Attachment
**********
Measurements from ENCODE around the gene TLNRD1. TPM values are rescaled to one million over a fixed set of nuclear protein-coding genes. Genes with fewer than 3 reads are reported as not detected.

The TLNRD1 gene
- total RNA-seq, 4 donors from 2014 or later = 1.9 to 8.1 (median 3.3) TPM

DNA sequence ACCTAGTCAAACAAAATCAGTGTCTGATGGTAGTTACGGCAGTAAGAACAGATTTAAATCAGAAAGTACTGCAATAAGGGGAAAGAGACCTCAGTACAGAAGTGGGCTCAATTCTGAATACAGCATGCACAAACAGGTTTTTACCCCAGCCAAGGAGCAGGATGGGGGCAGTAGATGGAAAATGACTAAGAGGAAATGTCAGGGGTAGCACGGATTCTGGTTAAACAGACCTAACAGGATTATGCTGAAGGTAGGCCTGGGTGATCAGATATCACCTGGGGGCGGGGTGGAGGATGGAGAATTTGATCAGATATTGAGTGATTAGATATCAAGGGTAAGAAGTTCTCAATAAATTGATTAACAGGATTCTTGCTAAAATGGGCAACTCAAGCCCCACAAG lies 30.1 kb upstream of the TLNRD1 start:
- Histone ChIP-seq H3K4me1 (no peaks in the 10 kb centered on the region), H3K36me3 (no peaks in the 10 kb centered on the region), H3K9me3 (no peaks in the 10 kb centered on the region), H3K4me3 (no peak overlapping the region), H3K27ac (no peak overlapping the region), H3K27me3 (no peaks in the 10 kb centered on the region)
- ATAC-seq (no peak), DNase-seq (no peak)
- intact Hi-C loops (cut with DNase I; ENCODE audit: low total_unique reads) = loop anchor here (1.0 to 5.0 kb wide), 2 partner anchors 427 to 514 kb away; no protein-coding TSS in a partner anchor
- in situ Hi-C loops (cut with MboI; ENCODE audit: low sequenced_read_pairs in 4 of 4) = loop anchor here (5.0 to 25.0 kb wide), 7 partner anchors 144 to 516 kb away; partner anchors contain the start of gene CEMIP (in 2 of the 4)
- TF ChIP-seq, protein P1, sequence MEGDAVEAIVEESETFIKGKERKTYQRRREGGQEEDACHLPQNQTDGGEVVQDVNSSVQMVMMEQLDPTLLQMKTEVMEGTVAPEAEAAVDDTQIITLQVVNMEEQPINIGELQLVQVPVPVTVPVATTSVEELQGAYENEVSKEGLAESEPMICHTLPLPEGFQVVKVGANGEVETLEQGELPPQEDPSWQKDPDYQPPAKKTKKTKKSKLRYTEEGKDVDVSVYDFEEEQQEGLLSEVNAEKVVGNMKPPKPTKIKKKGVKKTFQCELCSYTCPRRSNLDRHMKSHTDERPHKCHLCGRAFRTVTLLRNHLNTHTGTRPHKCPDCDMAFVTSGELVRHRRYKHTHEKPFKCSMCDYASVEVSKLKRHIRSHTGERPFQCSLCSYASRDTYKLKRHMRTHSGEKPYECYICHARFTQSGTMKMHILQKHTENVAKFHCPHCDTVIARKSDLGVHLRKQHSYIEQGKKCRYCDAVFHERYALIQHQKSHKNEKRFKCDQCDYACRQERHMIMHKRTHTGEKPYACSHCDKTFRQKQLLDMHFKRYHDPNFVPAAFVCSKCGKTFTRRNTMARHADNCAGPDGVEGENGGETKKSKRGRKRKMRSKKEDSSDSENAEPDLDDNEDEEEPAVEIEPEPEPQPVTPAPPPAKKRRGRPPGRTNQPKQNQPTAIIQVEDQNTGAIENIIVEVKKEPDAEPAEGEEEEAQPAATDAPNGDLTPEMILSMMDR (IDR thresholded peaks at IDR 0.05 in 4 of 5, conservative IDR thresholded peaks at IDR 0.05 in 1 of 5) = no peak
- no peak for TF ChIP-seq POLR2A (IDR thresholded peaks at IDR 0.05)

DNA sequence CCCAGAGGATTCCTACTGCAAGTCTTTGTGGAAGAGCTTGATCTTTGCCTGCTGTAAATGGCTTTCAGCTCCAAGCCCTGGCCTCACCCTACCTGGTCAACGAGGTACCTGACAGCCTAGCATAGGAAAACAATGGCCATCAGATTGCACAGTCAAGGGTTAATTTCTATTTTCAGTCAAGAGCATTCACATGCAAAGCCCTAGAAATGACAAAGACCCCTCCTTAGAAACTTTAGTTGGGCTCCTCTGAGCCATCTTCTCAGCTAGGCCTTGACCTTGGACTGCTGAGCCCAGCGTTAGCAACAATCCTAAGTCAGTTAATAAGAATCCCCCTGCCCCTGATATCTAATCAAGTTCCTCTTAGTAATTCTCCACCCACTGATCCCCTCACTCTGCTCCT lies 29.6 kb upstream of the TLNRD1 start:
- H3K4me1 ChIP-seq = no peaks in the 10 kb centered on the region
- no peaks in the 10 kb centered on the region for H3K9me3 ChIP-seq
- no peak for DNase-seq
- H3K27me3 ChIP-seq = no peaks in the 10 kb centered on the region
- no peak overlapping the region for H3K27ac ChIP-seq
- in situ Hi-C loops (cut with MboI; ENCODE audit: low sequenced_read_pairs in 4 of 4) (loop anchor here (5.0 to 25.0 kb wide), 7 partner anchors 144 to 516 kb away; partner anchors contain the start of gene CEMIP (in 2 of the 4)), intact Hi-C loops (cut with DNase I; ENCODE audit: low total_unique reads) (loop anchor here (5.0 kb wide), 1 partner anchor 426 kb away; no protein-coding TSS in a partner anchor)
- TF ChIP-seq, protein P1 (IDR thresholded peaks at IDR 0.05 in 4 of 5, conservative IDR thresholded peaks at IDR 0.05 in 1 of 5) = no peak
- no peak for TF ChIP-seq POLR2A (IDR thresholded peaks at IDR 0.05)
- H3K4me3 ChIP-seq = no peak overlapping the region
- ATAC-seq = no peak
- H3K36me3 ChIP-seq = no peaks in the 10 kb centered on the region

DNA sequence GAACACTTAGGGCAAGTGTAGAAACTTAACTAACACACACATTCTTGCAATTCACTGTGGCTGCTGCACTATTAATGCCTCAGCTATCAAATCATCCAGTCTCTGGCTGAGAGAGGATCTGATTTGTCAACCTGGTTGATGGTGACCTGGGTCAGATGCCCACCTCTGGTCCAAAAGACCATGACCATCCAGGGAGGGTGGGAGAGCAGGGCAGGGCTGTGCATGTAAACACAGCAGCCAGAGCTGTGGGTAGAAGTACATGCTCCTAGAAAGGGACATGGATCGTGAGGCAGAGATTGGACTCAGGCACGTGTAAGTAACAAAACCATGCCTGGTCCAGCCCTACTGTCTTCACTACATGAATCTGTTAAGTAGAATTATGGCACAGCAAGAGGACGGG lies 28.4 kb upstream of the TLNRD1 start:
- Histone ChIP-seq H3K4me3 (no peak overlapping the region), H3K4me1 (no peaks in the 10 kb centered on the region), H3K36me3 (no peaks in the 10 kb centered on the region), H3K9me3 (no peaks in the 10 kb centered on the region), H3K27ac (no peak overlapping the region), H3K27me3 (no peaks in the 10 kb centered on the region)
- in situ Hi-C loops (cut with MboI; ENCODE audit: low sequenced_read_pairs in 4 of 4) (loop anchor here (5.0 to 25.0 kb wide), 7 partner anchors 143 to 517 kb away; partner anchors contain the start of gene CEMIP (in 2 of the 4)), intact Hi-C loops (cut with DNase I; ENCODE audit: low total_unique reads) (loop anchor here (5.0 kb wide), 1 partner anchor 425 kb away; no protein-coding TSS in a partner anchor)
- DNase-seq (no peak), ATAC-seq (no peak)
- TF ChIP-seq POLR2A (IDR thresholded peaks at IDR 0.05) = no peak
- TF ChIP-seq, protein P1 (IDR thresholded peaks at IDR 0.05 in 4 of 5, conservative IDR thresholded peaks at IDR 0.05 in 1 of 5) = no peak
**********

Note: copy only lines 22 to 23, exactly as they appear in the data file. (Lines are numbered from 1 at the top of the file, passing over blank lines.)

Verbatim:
- H3K36me3 ChIP-seq = no peaks in the 10 kb centered on the region

DNA sequence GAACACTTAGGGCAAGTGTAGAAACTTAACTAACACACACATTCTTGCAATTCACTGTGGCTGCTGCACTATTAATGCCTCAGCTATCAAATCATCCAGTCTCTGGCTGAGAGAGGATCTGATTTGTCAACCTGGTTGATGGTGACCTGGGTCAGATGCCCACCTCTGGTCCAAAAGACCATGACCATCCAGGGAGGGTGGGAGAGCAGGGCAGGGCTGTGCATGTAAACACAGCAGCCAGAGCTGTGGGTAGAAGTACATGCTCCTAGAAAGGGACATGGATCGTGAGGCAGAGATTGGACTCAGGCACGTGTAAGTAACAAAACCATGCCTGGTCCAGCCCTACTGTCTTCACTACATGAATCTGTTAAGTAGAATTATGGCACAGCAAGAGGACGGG lies 28.4 kb upstream of the TLNRD1 start: